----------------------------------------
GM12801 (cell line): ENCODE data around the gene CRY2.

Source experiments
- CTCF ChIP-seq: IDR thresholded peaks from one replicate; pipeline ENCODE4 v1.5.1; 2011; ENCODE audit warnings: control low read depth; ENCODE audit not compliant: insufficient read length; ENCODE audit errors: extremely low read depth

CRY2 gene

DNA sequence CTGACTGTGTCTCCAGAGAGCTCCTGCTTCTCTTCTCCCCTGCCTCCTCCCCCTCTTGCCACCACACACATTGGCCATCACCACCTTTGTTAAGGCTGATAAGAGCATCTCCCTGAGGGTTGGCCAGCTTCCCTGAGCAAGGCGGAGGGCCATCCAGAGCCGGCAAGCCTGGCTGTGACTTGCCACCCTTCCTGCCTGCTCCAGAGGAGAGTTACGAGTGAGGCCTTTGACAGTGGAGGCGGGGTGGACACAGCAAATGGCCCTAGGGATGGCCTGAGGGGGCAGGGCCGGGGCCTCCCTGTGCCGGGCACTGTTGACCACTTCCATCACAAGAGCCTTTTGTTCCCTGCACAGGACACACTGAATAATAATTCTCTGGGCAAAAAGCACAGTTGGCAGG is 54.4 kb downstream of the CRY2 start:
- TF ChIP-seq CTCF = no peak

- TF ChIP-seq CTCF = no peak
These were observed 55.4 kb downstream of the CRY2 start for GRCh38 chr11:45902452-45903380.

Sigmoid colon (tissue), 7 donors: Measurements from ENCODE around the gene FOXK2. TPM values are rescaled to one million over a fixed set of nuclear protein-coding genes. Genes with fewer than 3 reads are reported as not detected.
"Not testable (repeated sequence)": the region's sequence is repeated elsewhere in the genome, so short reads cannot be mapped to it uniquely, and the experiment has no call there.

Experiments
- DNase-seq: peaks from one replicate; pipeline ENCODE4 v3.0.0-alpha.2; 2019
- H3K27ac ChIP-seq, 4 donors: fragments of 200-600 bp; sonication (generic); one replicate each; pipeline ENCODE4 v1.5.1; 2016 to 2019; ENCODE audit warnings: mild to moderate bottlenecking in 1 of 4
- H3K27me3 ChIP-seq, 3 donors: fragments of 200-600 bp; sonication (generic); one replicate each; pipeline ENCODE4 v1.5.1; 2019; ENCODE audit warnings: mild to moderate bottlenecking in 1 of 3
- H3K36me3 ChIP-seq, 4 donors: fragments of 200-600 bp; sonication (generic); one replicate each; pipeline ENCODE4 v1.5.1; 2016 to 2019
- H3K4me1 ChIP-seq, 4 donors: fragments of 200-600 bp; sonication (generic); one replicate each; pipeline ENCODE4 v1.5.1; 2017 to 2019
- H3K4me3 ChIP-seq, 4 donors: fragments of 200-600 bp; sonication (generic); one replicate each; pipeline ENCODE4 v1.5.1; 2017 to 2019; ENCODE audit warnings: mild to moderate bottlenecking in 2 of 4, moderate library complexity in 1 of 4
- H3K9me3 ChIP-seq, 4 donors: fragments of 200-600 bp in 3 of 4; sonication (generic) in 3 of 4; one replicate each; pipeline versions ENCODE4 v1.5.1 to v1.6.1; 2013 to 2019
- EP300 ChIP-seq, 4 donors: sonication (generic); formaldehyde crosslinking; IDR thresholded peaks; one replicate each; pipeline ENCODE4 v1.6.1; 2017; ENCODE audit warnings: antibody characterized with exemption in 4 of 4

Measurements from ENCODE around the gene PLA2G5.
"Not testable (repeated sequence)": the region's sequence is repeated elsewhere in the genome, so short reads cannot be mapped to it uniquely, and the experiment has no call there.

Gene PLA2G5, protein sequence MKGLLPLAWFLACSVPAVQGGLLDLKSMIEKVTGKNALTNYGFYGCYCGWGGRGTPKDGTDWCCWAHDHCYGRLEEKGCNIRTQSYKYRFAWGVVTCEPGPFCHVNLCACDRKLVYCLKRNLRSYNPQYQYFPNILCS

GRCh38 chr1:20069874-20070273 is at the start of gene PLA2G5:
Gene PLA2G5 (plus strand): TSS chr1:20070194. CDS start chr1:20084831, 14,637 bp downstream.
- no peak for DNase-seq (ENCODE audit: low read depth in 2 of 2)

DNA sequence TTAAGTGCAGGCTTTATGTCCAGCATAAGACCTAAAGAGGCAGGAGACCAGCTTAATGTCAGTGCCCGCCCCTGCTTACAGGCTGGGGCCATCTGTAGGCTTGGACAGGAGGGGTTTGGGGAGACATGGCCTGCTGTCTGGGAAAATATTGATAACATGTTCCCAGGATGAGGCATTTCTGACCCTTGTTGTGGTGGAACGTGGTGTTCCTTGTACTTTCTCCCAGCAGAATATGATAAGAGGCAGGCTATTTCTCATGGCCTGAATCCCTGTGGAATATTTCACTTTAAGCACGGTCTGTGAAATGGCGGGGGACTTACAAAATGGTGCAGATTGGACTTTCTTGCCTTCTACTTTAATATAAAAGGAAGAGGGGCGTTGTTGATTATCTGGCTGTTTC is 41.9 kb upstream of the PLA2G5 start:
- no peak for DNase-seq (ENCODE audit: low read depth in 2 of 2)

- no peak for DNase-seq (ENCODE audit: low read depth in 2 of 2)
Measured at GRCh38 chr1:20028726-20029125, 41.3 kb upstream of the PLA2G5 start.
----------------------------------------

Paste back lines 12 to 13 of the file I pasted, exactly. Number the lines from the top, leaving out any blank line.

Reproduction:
- DNase-seq: peaks from one replicate; pipeline ENCODE4 v3.0.0-alpha.2; 2019
- H3K27ac ChIP-seq, 4 donors: fragments of 200-600 bp; sonication (generic); one replicate each; pipeline ENCODE4 v1.5.1; 2016 to 2019; ENCODE audit warnings: mild to moderate bottlenecking in 1 of 4